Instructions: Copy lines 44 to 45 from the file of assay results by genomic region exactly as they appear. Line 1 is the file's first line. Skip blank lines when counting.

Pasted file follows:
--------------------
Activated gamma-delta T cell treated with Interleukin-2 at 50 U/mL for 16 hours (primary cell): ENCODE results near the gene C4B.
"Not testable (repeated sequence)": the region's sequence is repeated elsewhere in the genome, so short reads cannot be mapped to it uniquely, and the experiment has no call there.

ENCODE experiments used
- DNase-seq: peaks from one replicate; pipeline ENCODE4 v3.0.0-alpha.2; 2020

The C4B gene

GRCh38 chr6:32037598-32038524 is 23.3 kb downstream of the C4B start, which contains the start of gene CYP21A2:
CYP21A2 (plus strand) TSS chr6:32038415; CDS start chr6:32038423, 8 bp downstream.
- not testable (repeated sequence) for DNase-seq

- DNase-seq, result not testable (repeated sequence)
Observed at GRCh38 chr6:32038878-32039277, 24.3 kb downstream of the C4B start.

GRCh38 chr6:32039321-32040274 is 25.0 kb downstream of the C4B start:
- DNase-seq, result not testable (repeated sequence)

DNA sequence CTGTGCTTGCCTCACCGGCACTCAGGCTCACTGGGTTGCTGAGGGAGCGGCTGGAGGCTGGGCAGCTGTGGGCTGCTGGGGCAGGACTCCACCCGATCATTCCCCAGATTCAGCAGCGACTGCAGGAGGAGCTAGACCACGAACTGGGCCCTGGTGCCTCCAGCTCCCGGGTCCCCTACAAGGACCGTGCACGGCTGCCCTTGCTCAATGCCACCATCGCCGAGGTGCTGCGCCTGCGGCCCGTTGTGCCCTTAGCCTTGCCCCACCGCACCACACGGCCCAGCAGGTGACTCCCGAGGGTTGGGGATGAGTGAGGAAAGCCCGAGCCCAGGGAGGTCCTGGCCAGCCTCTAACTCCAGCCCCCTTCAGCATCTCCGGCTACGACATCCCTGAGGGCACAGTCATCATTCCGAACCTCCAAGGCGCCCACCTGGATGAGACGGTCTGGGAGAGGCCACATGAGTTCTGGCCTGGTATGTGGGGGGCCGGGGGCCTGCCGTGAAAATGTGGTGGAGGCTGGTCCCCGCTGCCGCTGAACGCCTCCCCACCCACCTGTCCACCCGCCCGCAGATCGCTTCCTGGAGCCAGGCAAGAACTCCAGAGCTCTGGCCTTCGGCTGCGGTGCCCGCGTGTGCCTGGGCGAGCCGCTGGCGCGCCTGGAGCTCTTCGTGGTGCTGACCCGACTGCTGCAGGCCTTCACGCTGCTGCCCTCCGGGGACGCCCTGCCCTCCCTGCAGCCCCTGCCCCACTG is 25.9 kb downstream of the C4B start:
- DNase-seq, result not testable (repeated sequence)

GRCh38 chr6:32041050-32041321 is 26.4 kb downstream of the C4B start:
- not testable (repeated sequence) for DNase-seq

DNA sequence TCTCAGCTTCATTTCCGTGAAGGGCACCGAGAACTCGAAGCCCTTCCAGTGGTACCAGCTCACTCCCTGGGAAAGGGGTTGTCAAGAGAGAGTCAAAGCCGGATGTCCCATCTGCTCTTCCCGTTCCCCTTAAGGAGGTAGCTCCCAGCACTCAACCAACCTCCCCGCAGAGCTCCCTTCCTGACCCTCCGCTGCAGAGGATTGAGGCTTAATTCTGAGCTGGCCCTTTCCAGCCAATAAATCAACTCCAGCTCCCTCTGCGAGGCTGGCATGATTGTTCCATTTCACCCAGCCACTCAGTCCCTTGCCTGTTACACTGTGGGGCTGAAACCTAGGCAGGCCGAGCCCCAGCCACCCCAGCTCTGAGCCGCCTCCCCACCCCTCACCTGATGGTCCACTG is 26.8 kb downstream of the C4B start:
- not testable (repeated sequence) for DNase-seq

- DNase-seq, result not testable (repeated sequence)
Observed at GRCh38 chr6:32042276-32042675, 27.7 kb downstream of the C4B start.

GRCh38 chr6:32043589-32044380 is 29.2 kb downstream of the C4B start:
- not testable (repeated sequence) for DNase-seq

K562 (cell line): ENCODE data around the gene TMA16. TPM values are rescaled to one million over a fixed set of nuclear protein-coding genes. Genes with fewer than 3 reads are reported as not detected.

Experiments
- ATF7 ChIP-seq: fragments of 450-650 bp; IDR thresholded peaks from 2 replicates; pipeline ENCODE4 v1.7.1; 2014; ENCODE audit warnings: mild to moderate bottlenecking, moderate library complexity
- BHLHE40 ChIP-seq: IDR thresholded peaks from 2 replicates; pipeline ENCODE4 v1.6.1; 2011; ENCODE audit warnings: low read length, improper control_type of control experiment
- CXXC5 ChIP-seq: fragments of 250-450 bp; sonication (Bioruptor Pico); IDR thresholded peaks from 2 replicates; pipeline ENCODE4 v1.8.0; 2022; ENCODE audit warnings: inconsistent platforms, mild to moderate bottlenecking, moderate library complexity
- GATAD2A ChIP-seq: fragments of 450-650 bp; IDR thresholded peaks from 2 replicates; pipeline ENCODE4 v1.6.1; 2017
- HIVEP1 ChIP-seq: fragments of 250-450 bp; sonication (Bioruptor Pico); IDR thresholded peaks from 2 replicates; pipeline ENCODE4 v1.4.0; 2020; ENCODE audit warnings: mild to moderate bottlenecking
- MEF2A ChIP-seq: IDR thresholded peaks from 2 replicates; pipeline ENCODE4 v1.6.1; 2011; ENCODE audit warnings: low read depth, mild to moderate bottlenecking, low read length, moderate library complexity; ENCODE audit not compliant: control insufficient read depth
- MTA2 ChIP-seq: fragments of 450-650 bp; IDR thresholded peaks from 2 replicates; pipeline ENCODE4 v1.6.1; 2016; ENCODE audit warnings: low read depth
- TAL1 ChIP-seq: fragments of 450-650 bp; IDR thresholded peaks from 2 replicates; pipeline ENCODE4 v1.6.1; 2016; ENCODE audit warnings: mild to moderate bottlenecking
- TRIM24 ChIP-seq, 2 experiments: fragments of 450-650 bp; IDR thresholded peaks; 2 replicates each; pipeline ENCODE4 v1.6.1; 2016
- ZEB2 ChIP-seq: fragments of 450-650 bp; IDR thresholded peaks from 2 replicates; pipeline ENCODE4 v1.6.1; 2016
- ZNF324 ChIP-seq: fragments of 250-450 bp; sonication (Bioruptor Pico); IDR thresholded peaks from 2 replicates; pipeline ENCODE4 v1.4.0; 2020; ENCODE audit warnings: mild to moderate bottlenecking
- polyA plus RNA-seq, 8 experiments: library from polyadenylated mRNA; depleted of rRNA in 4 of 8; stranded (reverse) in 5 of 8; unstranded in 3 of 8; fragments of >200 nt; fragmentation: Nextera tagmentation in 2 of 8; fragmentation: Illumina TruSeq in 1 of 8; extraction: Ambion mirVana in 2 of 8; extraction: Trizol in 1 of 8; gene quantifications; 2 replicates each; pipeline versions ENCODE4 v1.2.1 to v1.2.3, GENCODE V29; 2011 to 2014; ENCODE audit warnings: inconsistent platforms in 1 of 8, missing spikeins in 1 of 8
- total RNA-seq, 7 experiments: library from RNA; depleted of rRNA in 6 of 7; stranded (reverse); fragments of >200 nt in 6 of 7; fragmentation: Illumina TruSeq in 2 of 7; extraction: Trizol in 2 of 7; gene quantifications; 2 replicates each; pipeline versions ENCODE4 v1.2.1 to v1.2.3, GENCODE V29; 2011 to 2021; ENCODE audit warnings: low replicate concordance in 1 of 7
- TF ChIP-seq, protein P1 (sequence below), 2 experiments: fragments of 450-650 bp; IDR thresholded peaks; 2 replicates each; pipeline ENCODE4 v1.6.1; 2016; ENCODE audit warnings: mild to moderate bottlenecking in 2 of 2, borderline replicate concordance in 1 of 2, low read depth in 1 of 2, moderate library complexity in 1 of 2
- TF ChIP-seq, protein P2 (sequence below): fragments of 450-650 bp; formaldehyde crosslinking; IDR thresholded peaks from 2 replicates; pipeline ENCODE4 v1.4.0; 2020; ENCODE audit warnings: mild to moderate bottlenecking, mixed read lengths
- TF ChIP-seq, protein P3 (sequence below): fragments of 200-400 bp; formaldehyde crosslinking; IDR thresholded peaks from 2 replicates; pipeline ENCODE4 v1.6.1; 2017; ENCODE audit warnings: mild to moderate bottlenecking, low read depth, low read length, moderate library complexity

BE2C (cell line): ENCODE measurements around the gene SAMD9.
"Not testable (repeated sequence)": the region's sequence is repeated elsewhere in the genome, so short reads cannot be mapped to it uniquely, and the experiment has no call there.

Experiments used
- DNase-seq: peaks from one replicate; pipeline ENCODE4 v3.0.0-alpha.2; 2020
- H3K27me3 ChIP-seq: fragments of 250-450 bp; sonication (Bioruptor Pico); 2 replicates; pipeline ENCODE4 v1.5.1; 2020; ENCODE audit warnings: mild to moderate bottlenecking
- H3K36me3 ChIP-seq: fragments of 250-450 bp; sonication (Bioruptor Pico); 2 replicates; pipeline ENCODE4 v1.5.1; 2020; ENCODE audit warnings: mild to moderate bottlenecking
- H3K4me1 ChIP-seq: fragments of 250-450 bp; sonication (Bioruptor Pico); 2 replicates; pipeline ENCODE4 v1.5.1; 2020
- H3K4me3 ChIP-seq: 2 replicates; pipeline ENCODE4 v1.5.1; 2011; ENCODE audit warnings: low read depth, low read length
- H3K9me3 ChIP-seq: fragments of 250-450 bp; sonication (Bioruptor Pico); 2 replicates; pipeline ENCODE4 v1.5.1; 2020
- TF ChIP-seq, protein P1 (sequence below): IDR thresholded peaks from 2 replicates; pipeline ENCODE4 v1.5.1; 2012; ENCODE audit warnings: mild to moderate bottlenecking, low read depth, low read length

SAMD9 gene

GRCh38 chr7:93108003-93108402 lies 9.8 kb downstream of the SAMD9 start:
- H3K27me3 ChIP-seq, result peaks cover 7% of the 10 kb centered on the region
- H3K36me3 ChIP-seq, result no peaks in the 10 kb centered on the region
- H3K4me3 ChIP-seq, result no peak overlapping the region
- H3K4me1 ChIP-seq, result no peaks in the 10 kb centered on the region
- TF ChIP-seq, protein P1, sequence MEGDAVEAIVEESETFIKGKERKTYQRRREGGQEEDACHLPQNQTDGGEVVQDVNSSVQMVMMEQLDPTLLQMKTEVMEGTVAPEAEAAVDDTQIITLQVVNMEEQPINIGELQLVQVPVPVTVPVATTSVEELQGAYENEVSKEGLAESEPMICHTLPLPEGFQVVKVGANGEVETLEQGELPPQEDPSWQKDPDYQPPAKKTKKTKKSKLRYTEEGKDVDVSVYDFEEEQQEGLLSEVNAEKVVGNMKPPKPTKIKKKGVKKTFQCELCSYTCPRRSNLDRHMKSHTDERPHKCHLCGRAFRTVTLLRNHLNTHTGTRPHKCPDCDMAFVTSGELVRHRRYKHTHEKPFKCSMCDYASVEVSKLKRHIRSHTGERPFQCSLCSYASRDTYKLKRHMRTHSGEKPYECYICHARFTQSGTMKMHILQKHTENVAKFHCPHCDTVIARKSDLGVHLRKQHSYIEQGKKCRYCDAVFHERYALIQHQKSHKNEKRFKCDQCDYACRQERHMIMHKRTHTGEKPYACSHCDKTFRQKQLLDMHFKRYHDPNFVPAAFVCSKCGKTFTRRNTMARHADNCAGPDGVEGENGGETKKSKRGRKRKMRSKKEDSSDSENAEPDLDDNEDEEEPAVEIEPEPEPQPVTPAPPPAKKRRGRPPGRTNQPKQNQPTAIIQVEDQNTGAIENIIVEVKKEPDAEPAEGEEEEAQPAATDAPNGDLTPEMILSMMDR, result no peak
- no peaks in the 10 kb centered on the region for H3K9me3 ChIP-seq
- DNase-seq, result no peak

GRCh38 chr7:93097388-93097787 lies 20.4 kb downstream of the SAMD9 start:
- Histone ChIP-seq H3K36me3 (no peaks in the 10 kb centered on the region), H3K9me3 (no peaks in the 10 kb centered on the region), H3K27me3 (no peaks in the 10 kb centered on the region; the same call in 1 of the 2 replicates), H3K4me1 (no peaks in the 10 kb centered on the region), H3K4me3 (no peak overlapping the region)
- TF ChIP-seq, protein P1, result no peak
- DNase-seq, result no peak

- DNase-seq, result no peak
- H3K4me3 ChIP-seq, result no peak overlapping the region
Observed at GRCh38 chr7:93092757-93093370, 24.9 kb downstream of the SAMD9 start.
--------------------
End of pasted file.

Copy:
- DNase-seq: peaks from one replicate; pipeline ENCODE4 v3.0.0-alpha.2; 2020
- H3K27me3 ChIP-seq: fragments of 250-450 bp; sonication (Bioruptor Pico); 2 replicates; pipeline ENCODE4 v1.5.1; 2020; ENCODE audit warnings: mild to moderate bottlenecking